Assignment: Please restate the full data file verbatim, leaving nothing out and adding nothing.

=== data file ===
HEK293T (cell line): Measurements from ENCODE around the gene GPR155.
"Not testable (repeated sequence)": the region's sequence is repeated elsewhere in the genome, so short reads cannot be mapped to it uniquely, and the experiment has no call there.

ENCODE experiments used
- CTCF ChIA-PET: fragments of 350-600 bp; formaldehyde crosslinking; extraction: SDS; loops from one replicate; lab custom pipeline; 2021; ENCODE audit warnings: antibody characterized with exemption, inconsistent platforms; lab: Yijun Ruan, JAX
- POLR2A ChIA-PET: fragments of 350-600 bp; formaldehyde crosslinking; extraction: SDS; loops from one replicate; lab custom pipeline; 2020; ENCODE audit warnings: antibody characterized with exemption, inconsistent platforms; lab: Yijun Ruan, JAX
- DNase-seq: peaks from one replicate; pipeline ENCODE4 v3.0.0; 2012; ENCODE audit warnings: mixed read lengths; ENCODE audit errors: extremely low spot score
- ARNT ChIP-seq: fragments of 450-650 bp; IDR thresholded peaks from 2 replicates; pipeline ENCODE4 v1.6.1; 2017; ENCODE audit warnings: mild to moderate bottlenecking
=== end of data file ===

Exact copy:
HEK293T (cell line): Measurements from ENCODE around the gene GPR155.
"Not testable (repeated sequence)": the region's sequence is repeated elsewhere in the genome, so short reads cannot be mapped to it uniquely, and the experiment has no call there.

ENCODE experiments used
- CTCF ChIA-PET: fragments of 350-600 bp; formaldehyde crosslinking; extraction: SDS; loops from one replicate; lab custom pipeline; 2021; ENCODE audit warnings: antibody characterized with exemption, inconsistent platforms; lab: Yijun Ruan, JAX
- POLR2A ChIA-PET: fragments of 350-600 bp; formaldehyde crosslinking; extraction: SDS; loops from one replicate; lab custom pipeline; 2020; ENCODE audit warnings: antibody characterized with exemption, inconsistent platforms; lab: Yijun Ruan, JAX
- DNase-seq: peaks from one replicate; pipeline ENCODE4 v3.0.0; 2012; ENCODE audit warnings: mixed read lengths; ENCODE audit errors: extremely low spot score
- ARNT ChIP-seq: fragments of 450-650 bp; IDR thresholded peaks from 2 replicates; pipeline ENCODE4 v1.6.1; 2017; ENCODE audit warnings: mild to moderate bottlenecking